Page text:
Uncork the Champagne, fill your glasses and raise a toast. At last, there’s something to celebrate — and it’s not just the recent lifting of the ban on alcohol in restaurants. After a long, tortuous gestation, and a considerable drum beat of anticipation, Sezanne has finally opened its doors.
Any new high-end French restaurant in Tokyo is big news among the city’s well-heeled gastronomes. But Sezanne’s official unveiling on July 1 inside the plush Four Seasons Hotel Tokyo at Marunouchi means much more than just the birth of a fine-dining venue. It signals the arrival of a young chef of considerable accomplishment.
Daniel Calvert has worked in restaurants for more than half his life. Raised in southeast England, he started his career in London (including at the two-Michelin-star Pied a Terre), rising through the ranks in New York (Per Se; three stars) and then Paris (Epicure at Le Bristol; also three stars). But it was his five-year tenure in Hong Kong at Belon — leading the neo-Parisian bistro to fourth place on the Asia’s 50 Best Restaurants list and gaining a Michelin star of his own — that really put his name on the map.
Now, at the “ripe” age of 33, he is helming the restaurant of his dreams in Tokyo, albeit well behind schedule. He was originally due to arrive last September, but didn’t get out of quarantine until late November. By that time, the hotel was about to start a major refurbishment, pushing back the opening to June, and then a further month when the latest emergency intervened. But there’s no question the wait was worth it.
Sezanne — it’s named after a town in France’s Champagne region — occupies the space formerly known as Motif, but it’s not a straight like-for-like swap. Out went the bland, tired hotel decor and in came suave furnishings and contoured earth tones courtesy of top Hong Kong designer Andre Fu. Calvert had the kitchen moved, bringing it closer and visible to diners. An exclusive private dining room has also been added.
More crucially, the extra months have allowed him to train his new kitchen crew to a level he says he now feels happy with. It has also given Calvert more time to source the premium ingredients that underpin his cooking and to develop his elaborate degustation tasting menus.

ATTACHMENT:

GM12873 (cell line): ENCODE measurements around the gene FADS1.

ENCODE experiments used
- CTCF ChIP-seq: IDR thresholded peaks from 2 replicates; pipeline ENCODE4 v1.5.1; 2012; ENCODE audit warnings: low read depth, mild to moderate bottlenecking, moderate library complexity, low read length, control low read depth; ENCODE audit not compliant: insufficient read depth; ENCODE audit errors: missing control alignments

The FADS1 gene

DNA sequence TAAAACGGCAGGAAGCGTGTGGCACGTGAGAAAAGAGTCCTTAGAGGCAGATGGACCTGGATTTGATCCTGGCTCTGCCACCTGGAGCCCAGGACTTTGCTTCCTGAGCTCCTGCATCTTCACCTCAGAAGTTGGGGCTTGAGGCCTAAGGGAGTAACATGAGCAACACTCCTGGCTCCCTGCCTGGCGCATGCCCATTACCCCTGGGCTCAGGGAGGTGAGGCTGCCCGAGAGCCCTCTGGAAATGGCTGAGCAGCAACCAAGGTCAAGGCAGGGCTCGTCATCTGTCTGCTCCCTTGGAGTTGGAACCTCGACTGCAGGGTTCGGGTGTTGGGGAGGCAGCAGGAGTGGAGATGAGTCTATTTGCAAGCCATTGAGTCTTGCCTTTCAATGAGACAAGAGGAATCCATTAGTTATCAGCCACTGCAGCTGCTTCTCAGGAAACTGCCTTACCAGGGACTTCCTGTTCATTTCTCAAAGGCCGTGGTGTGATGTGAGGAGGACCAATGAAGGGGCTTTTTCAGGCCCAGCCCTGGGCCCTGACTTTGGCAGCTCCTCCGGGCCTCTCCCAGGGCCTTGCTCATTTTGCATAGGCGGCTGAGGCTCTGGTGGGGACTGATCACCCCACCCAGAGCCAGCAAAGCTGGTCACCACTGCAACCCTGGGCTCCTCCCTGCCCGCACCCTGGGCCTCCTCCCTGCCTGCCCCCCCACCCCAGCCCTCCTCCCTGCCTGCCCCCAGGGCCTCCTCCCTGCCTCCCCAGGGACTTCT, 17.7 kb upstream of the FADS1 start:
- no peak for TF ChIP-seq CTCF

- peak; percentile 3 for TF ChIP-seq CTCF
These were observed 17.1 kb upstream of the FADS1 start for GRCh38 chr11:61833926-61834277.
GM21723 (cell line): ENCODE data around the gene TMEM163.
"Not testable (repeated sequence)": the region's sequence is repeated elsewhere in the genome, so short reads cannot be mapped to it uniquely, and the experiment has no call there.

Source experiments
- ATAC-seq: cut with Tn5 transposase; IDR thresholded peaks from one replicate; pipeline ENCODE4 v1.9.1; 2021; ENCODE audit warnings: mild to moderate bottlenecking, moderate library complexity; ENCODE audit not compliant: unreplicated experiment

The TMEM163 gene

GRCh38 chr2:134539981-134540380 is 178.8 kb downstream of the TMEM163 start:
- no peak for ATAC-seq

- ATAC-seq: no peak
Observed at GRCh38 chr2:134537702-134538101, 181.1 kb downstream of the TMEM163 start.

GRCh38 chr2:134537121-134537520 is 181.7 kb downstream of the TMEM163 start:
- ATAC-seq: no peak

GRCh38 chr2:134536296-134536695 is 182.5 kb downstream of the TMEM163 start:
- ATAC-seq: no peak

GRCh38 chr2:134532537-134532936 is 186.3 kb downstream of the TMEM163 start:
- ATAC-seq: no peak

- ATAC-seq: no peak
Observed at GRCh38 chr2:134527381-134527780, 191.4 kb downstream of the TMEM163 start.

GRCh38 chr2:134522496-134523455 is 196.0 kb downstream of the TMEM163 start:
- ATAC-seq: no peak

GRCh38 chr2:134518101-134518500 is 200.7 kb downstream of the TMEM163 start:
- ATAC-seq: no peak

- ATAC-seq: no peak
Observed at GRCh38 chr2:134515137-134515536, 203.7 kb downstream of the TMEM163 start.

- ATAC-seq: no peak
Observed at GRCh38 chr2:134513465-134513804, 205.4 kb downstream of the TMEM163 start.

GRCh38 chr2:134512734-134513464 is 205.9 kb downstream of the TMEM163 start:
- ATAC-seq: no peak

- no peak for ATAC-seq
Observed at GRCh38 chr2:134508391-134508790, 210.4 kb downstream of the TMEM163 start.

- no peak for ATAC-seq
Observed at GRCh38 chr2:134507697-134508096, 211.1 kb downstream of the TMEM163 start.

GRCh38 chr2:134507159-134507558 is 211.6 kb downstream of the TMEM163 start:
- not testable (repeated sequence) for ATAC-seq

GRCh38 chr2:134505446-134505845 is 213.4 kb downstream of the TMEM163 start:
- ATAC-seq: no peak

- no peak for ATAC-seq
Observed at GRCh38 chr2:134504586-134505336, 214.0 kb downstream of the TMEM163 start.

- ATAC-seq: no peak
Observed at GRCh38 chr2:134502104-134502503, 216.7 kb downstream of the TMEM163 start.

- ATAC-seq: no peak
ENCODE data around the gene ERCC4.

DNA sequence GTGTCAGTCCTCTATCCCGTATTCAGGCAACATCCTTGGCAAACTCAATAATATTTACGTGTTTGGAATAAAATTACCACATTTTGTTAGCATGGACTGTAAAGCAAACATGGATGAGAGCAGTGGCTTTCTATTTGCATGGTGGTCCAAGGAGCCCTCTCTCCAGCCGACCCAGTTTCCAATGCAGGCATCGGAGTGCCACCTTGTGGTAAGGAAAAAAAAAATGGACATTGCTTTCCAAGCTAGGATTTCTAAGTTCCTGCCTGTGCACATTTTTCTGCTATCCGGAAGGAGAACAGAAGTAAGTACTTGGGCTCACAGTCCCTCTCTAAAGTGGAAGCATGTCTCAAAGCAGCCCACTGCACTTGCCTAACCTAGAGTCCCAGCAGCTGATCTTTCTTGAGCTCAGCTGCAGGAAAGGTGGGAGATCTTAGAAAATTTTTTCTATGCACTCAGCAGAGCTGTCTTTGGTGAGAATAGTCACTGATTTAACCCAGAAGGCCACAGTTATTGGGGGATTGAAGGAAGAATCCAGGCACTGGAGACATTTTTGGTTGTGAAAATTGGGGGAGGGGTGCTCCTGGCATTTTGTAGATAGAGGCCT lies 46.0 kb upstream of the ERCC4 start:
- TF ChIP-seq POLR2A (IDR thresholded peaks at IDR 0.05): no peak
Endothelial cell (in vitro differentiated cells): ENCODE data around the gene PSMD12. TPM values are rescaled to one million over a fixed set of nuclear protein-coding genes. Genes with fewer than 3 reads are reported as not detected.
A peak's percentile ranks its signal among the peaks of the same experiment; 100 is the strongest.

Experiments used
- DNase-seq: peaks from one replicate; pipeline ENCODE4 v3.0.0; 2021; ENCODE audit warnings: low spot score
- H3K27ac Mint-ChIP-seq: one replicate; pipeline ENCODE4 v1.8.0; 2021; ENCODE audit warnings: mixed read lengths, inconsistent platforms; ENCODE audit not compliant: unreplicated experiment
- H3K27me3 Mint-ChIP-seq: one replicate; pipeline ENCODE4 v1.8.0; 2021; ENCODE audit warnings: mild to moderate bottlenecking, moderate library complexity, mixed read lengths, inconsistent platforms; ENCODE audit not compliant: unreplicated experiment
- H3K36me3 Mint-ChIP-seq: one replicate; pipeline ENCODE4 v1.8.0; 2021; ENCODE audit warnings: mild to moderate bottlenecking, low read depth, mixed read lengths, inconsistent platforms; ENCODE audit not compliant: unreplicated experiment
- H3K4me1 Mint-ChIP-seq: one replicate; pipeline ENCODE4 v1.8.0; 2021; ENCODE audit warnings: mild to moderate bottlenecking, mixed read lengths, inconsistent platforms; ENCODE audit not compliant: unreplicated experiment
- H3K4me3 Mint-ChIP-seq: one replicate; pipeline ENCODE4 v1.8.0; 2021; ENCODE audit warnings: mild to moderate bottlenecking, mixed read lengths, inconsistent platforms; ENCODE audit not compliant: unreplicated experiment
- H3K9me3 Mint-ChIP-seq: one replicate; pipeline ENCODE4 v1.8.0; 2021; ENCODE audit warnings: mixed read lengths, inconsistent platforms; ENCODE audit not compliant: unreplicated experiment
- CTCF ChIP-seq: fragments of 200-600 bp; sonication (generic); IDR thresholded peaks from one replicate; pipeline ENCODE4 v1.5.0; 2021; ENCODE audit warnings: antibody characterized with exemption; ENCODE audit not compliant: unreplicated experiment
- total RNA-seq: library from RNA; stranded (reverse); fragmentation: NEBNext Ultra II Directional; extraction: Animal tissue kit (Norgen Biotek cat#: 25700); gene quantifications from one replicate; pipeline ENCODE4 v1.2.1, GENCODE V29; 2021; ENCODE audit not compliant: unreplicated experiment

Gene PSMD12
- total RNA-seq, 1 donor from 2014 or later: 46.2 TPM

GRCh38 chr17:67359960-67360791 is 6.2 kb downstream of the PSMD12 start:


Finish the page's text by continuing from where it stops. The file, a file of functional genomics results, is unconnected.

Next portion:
From the opening finger foods — so perfect with that flute of vintage Champagne — to the closing mignardises bite-sized pastries, Calvert’s cuisine is beautifully composed, plated with almost architectural precision and deeply satisfying. Grounded in classic French technique, but reflecting the range of his experience on three continents, the dishes he has unveiled to date are outstanding.
He intersperses the elevated decadence of Petrossian ossetra caviar layered with avocado mousse and accents of sudachi citrus, or foie gras perfectly poached with apricot and sweet Sauternes wine, with the umami-rich comfort of tiny ravioli stuffed with sweet Cevennes onion and Iberico ham. But it’s the more substantial dishes that will linger longest in your memory.
There’s an escabeche of saba (mackerel) that has been vinegar washed and lightly smoked, then served with an incision of Thai basil as delicate as any you’d find at a top sushi restaurants. Or shamo gamecock from Hokkaido, marinated for a week in vin jaune (Jura yellow wine) infused with morels — Calvert’s elevated homage to the drunken chicken of his erstwhile home.
And, as the culmination of the meal, roast ezo-shika venison. Calvert is not just smitten by the quality of the meat, he says he’s also reveling in its availability fresh throughout the year (in Europe, game is very seasonal), allowing him to try out new flavor combinations.
For the first time in his life, he’s able to pair venison with garden peas. Ditto with fresh blackcurrant sauce. This lean, tender, dark-red meat is likely to feature prominently on his menu for the foreseeable future.
These are still early days, but all the details seem to be in place. Chewy corn-flecked sourdough bread for mopping up the superb sauces; exquisite desserts soon to be further elevated by pastry chef Elwyn Boyles, another Per Se alumnus; a heavyweight wine list; and the attentive ministrations of restaurant manager Simone Macri’s team.
If you’re not yet ready for the full Sezanne experience, book yourself into the hotel’s other restaurant, Maison Marunouchi, for a simpler, more accessible and affordable taste of Calvert’s cooking. Think croque madame, fish and chips, jambon beurre (ham sandwiched inside savory millefeuille pastry) and the best crispy Southern fried chicken in the city — all in the same luxurious setting, with the same level of service and that same remarkable seventh-floor view down over the shinkansen tracks at Tokyo Station.
Pacific Century Place Marunouchi 7F, Marunouchi 1-11-1, Chiyoda-ku, Tokyo 100-6277; 03-5222-5810; www.sezanne.tokyo; open 12-1:45 p.m. (L.O.), 6-9 p.m. (L.O.); closed Mon. & Tue. (hours subject to change due to COVID-19); lunch from ¥9,500, dinner from ¥24,500; nearest station Tokyo; smoking not permitted; major cards accepted; English menu; English spoken
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